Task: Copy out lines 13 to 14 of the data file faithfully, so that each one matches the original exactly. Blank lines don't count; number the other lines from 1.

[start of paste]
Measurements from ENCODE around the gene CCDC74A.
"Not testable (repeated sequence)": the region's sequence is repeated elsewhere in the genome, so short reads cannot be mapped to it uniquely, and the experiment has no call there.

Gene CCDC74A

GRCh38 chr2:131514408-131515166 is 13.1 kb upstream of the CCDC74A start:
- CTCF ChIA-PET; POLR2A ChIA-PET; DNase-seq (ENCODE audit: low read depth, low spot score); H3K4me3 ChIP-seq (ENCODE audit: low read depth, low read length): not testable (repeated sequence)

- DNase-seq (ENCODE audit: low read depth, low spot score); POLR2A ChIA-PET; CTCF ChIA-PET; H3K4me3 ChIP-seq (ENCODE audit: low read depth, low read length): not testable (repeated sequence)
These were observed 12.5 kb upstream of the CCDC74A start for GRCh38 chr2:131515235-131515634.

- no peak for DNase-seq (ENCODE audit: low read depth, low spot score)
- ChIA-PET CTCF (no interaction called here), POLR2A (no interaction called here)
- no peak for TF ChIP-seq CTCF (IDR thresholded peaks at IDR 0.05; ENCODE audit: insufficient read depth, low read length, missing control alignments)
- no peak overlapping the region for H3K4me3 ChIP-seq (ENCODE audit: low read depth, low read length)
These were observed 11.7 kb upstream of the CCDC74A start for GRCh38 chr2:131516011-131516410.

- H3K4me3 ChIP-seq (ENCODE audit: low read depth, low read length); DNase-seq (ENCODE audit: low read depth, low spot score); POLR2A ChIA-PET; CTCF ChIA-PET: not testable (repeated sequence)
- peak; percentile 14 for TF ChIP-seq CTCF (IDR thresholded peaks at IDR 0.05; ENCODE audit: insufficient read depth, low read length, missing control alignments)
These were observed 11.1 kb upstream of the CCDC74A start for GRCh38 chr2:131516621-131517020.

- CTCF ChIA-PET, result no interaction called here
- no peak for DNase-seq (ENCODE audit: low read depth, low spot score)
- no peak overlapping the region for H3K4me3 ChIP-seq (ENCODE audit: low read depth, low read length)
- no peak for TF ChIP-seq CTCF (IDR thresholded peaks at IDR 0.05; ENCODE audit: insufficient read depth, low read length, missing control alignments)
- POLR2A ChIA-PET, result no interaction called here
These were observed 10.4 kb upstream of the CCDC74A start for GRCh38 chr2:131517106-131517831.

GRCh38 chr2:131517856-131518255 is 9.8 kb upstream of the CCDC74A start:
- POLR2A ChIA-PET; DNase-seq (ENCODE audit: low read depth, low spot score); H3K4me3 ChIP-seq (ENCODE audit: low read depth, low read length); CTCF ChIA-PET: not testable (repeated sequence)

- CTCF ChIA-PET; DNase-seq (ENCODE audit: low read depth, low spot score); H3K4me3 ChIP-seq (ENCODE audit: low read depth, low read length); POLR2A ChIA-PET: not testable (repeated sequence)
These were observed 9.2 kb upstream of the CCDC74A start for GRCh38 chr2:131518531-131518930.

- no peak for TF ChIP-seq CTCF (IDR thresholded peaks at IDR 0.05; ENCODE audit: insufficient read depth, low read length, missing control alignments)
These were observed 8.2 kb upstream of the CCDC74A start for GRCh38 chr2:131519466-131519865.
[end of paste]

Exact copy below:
- H3K4me3 ChIP-seq (ENCODE audit: low read depth, low read length); DNase-seq (ENCODE audit: low read depth, low spot score); POLR2A ChIA-PET; CTCF ChIA-PET: not testable (repeated sequence)
- peak; percentile 14 for TF ChIP-seq CTCF (IDR thresholded peaks at IDR 0.05; ENCODE audit: insufficient read depth, low read length, missing control alignments)